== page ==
The Mongolian heartland consists of relatively flat steppes.
Mongolia was the first country in Asia to embrace communist rule and the first to disengage from it.
The threat of Mongolian forces seizing parts of Inner Mongolia induced the Republic of China to recognize Outer Mongolia's independence, provided that a referendum was held.
During the seventeenth century, the Manchus rose to prominence in the east, and they conquered Inner Mongolia in 1636 and Outer Mongolia in 1691.
Turkic speakers (Kazakhs, Tuvans, and Uyghurs) constitute 7 percent of Mongolia's population, and the rest are Tungusic-speakers, Chinese, and Russians.
The Mingechaur Reservoir, with an area of 234 square miles (605 square kilometers), is the largest body of water in Azerbaijan.
Mongolia has a cold and arid climate of extremes with long, cold winters and short summers, during which most of its annual precipitation falls.
In 2006, Mongolia celebrated 800 years since Genghis Khan established the unified kingdom that made it a superpower.
Mongolian-style democracy faced many of the same challenges that other former Soviet satellite nations have faced.
Until June 27, 2004, the dominant party in Mongolia was the ex-communist Mongolian People's Revolutionary Party, or MPRP, which was formed by Mongolia's communist leaders after the end of the Cold War.
The Trans-Siberian Railway passes through Mongolia between China and Russia.
The official language of Mongolia is Khalkha Mongol, which uses the Cyrillic alphabet, but there is a variety of different dialects across the country.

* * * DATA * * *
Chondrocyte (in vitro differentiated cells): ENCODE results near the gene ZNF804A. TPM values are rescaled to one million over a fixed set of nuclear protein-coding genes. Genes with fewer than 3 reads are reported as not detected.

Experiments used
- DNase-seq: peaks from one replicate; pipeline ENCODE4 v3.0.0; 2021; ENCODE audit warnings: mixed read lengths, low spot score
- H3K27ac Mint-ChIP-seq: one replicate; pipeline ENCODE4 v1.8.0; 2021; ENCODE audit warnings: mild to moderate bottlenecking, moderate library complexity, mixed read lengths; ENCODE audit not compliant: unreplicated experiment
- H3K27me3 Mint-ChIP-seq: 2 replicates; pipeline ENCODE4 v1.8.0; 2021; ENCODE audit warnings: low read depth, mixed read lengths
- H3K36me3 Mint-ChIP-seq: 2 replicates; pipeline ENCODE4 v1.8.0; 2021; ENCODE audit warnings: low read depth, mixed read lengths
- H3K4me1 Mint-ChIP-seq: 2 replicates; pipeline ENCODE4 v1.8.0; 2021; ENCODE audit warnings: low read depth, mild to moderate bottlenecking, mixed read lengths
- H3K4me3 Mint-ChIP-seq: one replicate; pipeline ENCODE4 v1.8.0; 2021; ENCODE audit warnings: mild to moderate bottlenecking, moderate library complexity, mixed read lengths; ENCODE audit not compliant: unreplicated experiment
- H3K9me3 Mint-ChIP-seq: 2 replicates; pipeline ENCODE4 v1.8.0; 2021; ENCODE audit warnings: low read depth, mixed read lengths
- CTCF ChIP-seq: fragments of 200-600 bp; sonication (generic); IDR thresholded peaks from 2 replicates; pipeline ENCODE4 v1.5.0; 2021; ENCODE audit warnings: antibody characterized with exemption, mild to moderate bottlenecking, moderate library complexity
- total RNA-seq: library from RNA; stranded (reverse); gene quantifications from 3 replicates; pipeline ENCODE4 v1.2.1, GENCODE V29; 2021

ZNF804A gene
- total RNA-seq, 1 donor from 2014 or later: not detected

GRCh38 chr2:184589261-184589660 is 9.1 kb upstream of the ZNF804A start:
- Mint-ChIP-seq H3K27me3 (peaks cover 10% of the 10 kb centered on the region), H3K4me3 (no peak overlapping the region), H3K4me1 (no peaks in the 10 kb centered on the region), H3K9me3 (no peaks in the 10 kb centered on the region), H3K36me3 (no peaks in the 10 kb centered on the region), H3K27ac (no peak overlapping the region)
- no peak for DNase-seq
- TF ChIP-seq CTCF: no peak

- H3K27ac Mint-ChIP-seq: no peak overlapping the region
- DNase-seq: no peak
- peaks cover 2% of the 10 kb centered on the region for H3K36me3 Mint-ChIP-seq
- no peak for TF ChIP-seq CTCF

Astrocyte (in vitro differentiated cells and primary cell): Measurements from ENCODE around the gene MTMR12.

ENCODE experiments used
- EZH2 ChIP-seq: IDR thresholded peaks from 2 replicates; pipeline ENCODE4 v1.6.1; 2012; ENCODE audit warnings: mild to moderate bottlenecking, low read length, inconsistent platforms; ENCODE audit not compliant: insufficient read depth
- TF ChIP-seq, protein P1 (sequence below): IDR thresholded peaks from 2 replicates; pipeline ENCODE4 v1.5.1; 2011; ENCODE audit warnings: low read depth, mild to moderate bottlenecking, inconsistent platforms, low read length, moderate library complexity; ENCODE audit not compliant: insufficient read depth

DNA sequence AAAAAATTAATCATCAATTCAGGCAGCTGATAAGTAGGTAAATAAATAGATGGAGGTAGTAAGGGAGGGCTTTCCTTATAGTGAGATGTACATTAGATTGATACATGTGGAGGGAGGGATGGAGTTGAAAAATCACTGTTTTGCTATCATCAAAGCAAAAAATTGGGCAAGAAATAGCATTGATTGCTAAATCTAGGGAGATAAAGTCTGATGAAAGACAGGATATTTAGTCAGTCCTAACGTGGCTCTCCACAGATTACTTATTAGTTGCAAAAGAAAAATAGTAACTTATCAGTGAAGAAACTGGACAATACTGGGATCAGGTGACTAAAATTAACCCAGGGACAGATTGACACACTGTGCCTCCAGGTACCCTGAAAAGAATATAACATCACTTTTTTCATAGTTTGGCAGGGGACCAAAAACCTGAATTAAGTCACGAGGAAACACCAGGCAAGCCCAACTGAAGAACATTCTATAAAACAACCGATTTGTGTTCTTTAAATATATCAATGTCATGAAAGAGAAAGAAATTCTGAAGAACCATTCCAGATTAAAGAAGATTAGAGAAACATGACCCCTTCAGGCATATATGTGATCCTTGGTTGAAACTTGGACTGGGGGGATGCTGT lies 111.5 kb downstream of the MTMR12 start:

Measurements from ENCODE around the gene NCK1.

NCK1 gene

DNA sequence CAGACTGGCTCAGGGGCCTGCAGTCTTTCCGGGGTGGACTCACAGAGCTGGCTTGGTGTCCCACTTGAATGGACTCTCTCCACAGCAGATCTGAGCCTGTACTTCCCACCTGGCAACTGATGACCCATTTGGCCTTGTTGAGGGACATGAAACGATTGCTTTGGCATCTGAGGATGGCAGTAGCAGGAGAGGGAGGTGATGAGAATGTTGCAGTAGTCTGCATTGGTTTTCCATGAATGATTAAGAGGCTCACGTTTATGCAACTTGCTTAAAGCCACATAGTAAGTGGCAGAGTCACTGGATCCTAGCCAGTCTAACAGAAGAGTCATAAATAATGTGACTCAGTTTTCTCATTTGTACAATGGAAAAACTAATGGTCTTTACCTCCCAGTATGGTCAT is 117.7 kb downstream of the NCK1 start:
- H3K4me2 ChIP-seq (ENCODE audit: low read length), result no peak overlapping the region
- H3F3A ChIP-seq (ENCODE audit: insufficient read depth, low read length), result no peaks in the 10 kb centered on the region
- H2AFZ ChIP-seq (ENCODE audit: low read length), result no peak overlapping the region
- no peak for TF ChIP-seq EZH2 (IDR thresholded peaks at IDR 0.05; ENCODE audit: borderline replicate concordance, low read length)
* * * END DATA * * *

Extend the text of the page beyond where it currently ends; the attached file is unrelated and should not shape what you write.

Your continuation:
Both Russia and China now view Mongolia with some wariness as a pro-U.S. democracy in the midst of an otherwise authoritarian Eurasia.
A new European Union arrangement signed in 2007 gradually phases out long-standing preferential treatment for Guyana sugar exports over three years.
Mongolians love to entertain by singing for one another in family and larger public settings.
The United States had recognized Mongolia in 1987 and since has sought to expand cultural and economic ties.
Mongolia's economy is centered on agriculture and mining.
Following the end of the Cold War, and after the fall of communism in Mongolia in 1990, Mongolia adopted democracy.
Mongolia has named English the second official language of Mongolia, replacing Russian.
During the Soviet-Japanese Border War of 1939, the USSR defended Mongolia against Japan during the Battle of Halhin Gol.
The introduction of perestroika and glasnost in the USSR by Soviet president Mikhail Gorbachev strongly influenced Mongolian politics even though Mongolia was a sovereign nation.